Understanding, Measuring, And Using Thermistor Thermal Time Constants

Sensors Insights by Mehdi Samii


Thermistors

Thermistors are very accurate thermal transducers, indicating temperature through their resistance. Using them as a sensor, one measures the temperature by simply applying a voltage, measuring the current, and translating the resistance into a temperature. However, thermistors can also act as variable resistors in a circuit, affecting behavior through increases or decreases in resistance, depending on whether the temperature coefficient is positive or negative.

The response to temperature changes take time, and the principal parameter measuring this response is the thermal time constant (TTC). The materials and assembly of a thermistor have a critical impact on the TTC, so a team of engineers at Ametherm ran a number of experiments to show just how much the TTC can vary. Used in an application, we will then see just what kind of impact the TTC can have.

Construction Impacts the TTC

A thermistor consists of a resistive element that absorbs heat as it changes temperature. The response time is due to both the specific heat of the mass and the thermal conductivity of the mass and anything surrounding the mass. Commonly made of sintered ceramics, the masses or the element can also be made of silicon.

The TTC is an intrinsic device property that is independent of the rate of ambient change. When measuring the TTC, you need to apply a temperature change, but if that change is too slow then you're measuring the rate of change of ambient temperature, not the transducer's response. So it's important to use a temperature change that's as close to instantaneous as possible.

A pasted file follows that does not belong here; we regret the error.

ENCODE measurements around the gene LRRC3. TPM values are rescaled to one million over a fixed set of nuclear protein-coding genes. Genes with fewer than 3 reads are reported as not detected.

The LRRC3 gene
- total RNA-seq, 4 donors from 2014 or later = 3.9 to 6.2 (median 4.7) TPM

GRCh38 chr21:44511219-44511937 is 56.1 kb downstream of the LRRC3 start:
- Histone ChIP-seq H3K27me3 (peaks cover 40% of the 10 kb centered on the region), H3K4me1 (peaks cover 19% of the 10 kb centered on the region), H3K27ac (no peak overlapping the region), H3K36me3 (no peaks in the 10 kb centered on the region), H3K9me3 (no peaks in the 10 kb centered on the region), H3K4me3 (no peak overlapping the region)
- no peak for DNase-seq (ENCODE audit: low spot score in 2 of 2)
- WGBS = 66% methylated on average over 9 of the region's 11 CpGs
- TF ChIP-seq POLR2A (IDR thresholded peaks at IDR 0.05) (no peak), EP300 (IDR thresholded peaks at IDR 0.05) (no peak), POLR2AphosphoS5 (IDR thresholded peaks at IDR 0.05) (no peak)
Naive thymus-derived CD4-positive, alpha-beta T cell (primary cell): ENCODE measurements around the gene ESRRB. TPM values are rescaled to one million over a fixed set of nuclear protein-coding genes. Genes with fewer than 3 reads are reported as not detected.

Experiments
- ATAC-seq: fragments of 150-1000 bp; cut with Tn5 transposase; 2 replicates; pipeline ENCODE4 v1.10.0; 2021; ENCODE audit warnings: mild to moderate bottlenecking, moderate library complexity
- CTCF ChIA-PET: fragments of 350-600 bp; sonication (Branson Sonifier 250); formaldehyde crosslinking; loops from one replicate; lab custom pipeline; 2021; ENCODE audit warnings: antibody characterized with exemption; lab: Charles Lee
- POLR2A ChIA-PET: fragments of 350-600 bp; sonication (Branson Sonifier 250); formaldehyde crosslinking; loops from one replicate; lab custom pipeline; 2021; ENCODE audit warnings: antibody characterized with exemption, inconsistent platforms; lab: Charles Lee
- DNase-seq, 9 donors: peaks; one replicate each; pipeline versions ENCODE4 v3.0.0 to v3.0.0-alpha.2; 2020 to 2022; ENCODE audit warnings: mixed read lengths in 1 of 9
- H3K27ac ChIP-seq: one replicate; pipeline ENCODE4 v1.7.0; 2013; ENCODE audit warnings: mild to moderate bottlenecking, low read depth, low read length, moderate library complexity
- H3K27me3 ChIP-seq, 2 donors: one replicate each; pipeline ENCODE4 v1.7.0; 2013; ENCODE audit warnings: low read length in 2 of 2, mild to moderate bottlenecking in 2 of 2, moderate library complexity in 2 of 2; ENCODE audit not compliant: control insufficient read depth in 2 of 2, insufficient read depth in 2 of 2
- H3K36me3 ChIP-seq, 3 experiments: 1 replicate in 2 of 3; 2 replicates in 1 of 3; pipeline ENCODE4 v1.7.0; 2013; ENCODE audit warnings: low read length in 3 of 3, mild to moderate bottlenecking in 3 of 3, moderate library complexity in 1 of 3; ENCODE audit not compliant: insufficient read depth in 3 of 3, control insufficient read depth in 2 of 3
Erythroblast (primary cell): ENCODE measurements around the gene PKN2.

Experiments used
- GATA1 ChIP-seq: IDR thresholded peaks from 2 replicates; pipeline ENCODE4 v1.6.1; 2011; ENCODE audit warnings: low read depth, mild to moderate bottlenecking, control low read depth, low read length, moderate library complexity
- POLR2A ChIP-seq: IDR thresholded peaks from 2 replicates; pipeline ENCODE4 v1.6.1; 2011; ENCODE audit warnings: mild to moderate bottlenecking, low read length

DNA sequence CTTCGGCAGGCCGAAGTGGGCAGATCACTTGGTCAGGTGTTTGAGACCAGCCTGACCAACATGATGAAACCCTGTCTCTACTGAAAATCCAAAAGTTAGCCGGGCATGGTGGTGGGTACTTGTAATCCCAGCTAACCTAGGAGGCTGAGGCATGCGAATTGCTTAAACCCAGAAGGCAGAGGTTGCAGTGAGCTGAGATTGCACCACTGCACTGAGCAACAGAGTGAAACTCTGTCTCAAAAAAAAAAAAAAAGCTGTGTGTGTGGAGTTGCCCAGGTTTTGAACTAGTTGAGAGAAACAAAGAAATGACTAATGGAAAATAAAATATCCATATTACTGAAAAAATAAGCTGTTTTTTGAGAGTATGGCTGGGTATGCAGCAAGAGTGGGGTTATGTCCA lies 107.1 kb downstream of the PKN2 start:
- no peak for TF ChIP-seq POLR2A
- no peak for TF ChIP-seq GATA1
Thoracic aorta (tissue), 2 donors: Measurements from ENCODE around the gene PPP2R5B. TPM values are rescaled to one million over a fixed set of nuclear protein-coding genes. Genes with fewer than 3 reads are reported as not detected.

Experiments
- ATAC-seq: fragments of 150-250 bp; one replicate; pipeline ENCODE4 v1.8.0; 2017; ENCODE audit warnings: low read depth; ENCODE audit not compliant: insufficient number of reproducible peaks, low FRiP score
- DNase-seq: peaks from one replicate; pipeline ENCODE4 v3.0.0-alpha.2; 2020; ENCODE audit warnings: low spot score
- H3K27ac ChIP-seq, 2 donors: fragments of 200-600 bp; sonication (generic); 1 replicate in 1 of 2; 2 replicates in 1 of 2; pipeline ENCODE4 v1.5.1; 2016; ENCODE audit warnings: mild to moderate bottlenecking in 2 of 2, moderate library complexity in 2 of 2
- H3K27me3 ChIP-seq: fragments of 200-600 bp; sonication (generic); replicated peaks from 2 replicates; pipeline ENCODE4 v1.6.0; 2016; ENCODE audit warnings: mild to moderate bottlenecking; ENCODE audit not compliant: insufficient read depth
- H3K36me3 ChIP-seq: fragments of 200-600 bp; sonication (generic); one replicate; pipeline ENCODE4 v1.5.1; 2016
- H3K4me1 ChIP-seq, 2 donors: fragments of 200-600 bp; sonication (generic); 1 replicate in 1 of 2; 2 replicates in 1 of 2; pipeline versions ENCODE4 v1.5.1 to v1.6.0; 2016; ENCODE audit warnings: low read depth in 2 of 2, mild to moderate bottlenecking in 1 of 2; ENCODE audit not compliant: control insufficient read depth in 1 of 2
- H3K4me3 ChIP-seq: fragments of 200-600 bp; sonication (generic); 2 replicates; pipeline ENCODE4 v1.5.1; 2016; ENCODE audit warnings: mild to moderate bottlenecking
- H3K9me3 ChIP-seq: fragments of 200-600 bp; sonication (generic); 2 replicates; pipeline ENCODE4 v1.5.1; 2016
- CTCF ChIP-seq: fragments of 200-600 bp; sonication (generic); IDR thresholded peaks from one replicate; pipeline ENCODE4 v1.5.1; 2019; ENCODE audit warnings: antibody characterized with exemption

The response rate changes throughout the response, slowing down quasi-asymptotically as the device approaches steady state at a new temperature. Waiting until true steady state has been achieved would make for a difficult measurement to standardize, so the TTC is instead defined as the time it takes for the temperature to reach 1/e, or just over 63% of the full transition (see figure 1).

Fig. 1: The TTC measures response at 63.2% of the transition. The blue curve shows a cold-to-hot transition, and the green curve shows a hot-to-cold transition.
Fig. 1: The TTC measures response at 63.2% of the transition. The blue curve shows a cold-to-hot transition, and the green curve shows a hot-to-cold transition.

There are several variables that affect the TTC:

  • The mass of the thermistor
  • The shape of the thermistor (surface area vs. volume)
  • The potting material used for encapsulation
  • The external housing that encloses the thermistor
  • The nature of the "ambient" – the gas or liquid in which the thermistor operates
  • The methodology used to measure the TTC

If we were comparing different thermistor materials, then the specific heat of the material as well as the temperature coefficient – positive or negative – would also have an impact. These were not considered since all measured devices were of sintered transition metal oxide (NTC material). Sintering affects the resistivity and slope of the resistance temperature curves as well as the stability by closing the pores between different oxide particles.

Because the measurement method matters, it's extremely important, when comparing TTCs of different thermistors, to be sure that they're using the same measurement technique. TTC is expressed as an absolute time. So, for instance, if one device was measured with a 0°C to 100°C temperature change, while the other experiences only half that change, then the first device – even if identical to the second – will have a shorter measured TTC, since the TTC is driven by the temperature difference.